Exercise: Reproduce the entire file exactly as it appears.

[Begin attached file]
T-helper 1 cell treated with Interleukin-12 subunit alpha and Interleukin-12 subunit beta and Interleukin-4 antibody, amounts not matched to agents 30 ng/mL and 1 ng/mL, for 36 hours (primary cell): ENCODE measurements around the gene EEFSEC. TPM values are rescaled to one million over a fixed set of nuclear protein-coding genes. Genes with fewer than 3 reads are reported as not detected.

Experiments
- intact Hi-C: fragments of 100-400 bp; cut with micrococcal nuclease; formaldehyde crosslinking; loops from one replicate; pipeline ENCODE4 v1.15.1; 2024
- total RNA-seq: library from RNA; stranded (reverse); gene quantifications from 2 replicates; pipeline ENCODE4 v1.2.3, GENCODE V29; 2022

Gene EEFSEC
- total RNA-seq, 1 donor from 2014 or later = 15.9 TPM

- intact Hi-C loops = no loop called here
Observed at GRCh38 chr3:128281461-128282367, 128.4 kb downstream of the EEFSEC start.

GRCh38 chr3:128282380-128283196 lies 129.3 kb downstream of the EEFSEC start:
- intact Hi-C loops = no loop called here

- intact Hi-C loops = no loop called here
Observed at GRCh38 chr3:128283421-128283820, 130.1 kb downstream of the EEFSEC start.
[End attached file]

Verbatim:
T-helper 1 cell treated with Interleukin-12 subunit alpha and Interleukin-12 subunit beta and Interleukin-4 antibody, amounts not matched to agents 30 ng/mL and 1 ng/mL, for 36 hours (primary cell): ENCODE measurements around the gene EEFSEC. TPM values are rescaled to one million over a fixed set of nuclear protein-coding genes. Genes with fewer than 3 reads are reported as not detected.

Experiments
- intact Hi-C: fragments of 100-400 bp; cut with micrococcal nuclease; formaldehyde crosslinking; loops from one replicate; pipeline ENCODE4 v1.15.1; 2024
- total RNA-seq: library from RNA; stranded (reverse); gene quantifications from 2 replicates; pipeline ENCODE4 v1.2.3, GENCODE V29; 2022

Gene EEFSEC
- total RNA-seq, 1 donor from 2014 or later = 15.9 TPM

- intact Hi-C loops = no loop called here
Observed at GRCh38 chr3:128281461-128282367, 128.4 kb downstream of the EEFSEC start.

GRCh38 chr3:128282380-128283196 lies 129.3 kb downstream of the EEFSEC start:
- intact Hi-C loops = no loop called here

- intact Hi-C loops = no loop called here
Observed at GRCh38 chr3:128283421-128283820, 130.1 kb downstream of the EEFSEC start.